Jemima Sumgong has come a long, long way. Her victories in New York and London, now pale in comparison to her battle in Rio. A fight from the start, Jemima gutted it out on a very warm day in the Rio winter.
Here is Justin Lagat’s story about this exceptional athlete winning this amazing race. Oh, and glad to see our friend, Frederico Rosa, in Rio.
Jemima Sumgong wins an historic marathon gold medal for Kenya on the third day of athletics in Rio
Finally, Kenyans got to celebrate their first gold medal in Rio when Sumgong fought hard to emerge as the winner of the Olympic women marathon race that was run in tough weather conditions. Not only was this the first gold medal for Kenya in Rio; it was the first ever Olympic marathon gold medal to be won by a Kenyan woman in the history of the Olympic Games and Sumgong worked hard to earn it.
Even watching the race on a TV screen from a country far away from Brazil, one could tell that the weather conditions during the race were warm. There was no cloud cover and it was bound to be a very tough race for the runners. Most runners had white caps on while others had their sunglasses on.
The race started out conservatively and even after the first five kilometers, which was crossed in 17:23, there was still no clear pack of leaders as there was hardly any gap among almost all the first forty athletes. It was not until the runners approached the 10KM point when a pack of thirteen athletes separated from the rest. They were three Kenyans, three Ethiopians, three Americans, two Bahrainis and two North Koreans.
Visiline Jepkesho, who had been doing much of the pacing earlier on in the race, was the first Kenya to drop from the leading pack at around the 22 kilometers. This was after Ethiopia’s Tigist Tufa had had to pull out apparently due to a calf injury. Another Kenyan, Helah Kiprop also started to struggle and fade at around 28K leaving Jemima Sumgong as the only remaining medal hopeful from Kenya.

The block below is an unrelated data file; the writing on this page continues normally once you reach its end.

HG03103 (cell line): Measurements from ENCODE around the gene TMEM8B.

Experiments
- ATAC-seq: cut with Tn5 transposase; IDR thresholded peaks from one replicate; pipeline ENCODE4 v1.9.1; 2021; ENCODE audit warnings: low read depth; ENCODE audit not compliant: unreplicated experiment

With only three athletes remaining in the leading pack at around forty kilometers, Sumgong pushed the pace a bit and was able to open some little gap before relaxing again and letting the other two athletes close the gap. It was hard to tell what was going on in her mind. Could she have been testing her competitors to check if any of them still had some more energy for a competitive finish? Or, did her efforts to break away from them fail?
Mare Dibaba was the first to drop from the leaders as Eunice Kirwa kept following Sumgong’s footsteps closely from behind as though waiting to unleash a finishing kick as the two approached the finish line. At that point, the battle for the gold medal was clearly between the two athletes, which was quite a relief to Kenyans knowing that the worst they could get was a silver medal and the other option was gold.
However, a gap started to open up between the two runners and the victory was almost as good as sealed. There was no need for a finishing kick as exhausted and jubilant Sumgong cut the tape in 2:24.04 and celebrations erupted across Kenya; more so in Eldoret town where a huge screen has been erected in the middle of the town for the locals to watch the Olympics. Kirwa followed to take silver as Dibaba settled for the bronze medal.